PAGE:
To watch live UStream TV camera of Skip’s recuperation, go to:
It was just another ho-hum drive along State Road 46 when Nici Haerter caught an unusual sighting: a bobcat nestled in a field.
A cat lover, Haerter quickly pulled over.
“I thought, ‘wow, I get to see a live bobcat!'” the 44-year-old musician recalled Thursday. “Then he put his head down. Then I knew something was wrong.”
The bobcat had been hit by a vehicle — its hip was twisted and it was dragging one leg. Haerter, who has five feral cats she rescued, called her husband, Skip, who jumped into action. Through the Mount Plymouth couple’s efforts, the bobcat, affectionately called “Skip,” is on the mend at the Big Cat Rescue in Tampa.
“When she did call me, it was not a surprise,” said Skip Haerter, a 49-year-old unemployed construction superintendent. “She is just that kind of a girl.”
Skip Haerter was prepared to handle the dangerous task of getting the bobcat to safety — he said he has wrestled distressed alligators in the past and once helped to train a Bengal tiger.
“I know the rules,” said Haerter, who ignored his own fears of approaching the bobcat.
He grabbed a blanket. He threw it on himself first, slowly moving toward the bobcat. Then, he laid it across the big cat’s body.
The covering gives such an animal the appearance of safety and is more likely to remain calm when a human approaches it, according to Big Cat Rescue experts.
Haerter picked up the cat — estimated at 2 to 3 years old and weighing about 17 pounds — and put it in the back of his truck. But it wasn’t long until he and his wife realized they needed something more to keep the cat secure.
“He was very angry. He’s got very long arms,” Skip Haerter said. “I knew enough to keep away from him.”
A friend of the couple came by with a dog cage big enough to fit a German shepherd. Haerter wrestled with the cat until he got it into the cage, escaping without injury.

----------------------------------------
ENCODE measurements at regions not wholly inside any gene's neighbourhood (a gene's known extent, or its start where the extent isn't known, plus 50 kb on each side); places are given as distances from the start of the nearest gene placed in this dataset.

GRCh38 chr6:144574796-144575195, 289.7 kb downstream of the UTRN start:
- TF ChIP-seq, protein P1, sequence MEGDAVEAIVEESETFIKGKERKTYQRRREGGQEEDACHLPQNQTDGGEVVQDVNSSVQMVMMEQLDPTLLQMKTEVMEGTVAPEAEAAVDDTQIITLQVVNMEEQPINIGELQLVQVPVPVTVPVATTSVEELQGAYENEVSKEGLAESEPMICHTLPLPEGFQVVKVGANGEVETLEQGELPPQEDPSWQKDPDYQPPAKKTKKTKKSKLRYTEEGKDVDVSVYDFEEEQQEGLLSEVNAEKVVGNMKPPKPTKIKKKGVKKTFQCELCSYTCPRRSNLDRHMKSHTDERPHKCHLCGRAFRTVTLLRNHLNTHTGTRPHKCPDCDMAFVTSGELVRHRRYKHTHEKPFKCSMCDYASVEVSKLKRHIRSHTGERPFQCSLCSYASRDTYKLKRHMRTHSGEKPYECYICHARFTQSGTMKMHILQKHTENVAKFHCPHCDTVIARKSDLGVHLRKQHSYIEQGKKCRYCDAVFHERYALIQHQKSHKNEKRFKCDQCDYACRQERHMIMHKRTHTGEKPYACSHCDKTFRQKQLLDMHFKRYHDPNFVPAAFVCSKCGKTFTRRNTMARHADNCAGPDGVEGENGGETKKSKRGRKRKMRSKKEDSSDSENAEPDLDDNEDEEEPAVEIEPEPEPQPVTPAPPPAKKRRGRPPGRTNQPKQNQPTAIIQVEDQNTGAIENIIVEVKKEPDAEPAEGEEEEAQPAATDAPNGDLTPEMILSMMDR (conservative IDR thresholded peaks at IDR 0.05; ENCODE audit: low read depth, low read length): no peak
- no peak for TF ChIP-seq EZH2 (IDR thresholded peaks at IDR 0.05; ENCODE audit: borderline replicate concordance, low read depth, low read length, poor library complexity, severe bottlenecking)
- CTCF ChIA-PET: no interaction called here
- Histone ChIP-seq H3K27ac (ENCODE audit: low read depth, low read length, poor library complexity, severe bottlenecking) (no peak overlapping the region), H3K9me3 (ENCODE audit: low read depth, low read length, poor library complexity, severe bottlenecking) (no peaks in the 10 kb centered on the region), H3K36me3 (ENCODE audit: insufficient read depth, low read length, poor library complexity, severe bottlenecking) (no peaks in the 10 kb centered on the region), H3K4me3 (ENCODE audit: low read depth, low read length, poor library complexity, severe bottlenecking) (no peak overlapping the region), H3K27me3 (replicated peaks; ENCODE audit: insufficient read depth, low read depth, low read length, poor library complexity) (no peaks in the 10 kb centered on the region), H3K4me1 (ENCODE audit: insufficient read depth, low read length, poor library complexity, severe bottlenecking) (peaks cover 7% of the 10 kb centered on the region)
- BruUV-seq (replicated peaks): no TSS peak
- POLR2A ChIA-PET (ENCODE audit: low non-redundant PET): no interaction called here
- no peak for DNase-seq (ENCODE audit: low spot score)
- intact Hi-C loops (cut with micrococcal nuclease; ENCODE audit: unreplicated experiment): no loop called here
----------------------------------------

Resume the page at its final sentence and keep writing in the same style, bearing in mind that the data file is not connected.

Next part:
Keeping tabs on ‘Skip’s’ recovery
But then they weren’t sure what to do with the cat.
Calls to veterinarians and rescue groups were fruitless — none would take in the cat. Finally, they learned about and got in touch with Big Cat Rescue. The group’s president, Jamie Veronica, made the two-hour trip to pick up the distressed cat.
The outlook wasn’t good. The bobcat had a shattered pelvis, heavy internal bleeding and they suspected he might have a damaged spleen.
“He was in such dire straits,” said Carole Baskin, Big Cat Rescue’s founder and chief executive officer.
Several days passed after the Dec. 28 rescue before the bobcat was stabilized enough for surgery to insert two plates in its pelvis and a screw in its hip.
The bobcat has been recovering in a small cage at the rehab center, where a live video stream allows people to watch its progress online. The stream has gotten more than 28,000 views.
“It’s nuts,” Nici Haerter said. “People are obsessed with him.”
“Skip” will spend four to six weeks in the smaller cage before moving on to a 1,200-foot rehab area. There is no human contact or sound, and rats introduced for food will run through the area randomly to help maintain the bobcat’s wildlife instincts.
In late spring or early summer, the bobcat will be released into the wild in an area close to where he was found. Big Cat Rescue workers hope to find a property owner near S.R. 46 with at least 40 acres of quiet, native forest land who is willing to allow the cat to be released there.
‘God led me to this animal’
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The area around S.R. 46, which stretches from Sanford to Mount Dora, is home to animals ranging from raccoons to deer to turkeys to Florida black bears.
“It’s a wonderful wildlife area,” said Joy Hill, spokeswoman for the Florida Fish and Wildlife Conservation Commission, adding that bobcat fatalities on that road are rare.
A dirt-floored concrete tunnel beneath the roadway with fences bordering the road allows critters, mostly bears, to travel freely without becoming an accident victim. It has helped to reduce animal injuries, Hill said.
As for Nici Haerter, she is relieved “Skip” is in safe hands with Big Cat Rescue, founded in 1992, which works to reduce the number of large cats that are abused, abandoned or injured.
“It’s amazing. I really feel like God led me to this animal,” she said. “He would’ve died. But I saw his little head sticking out.”
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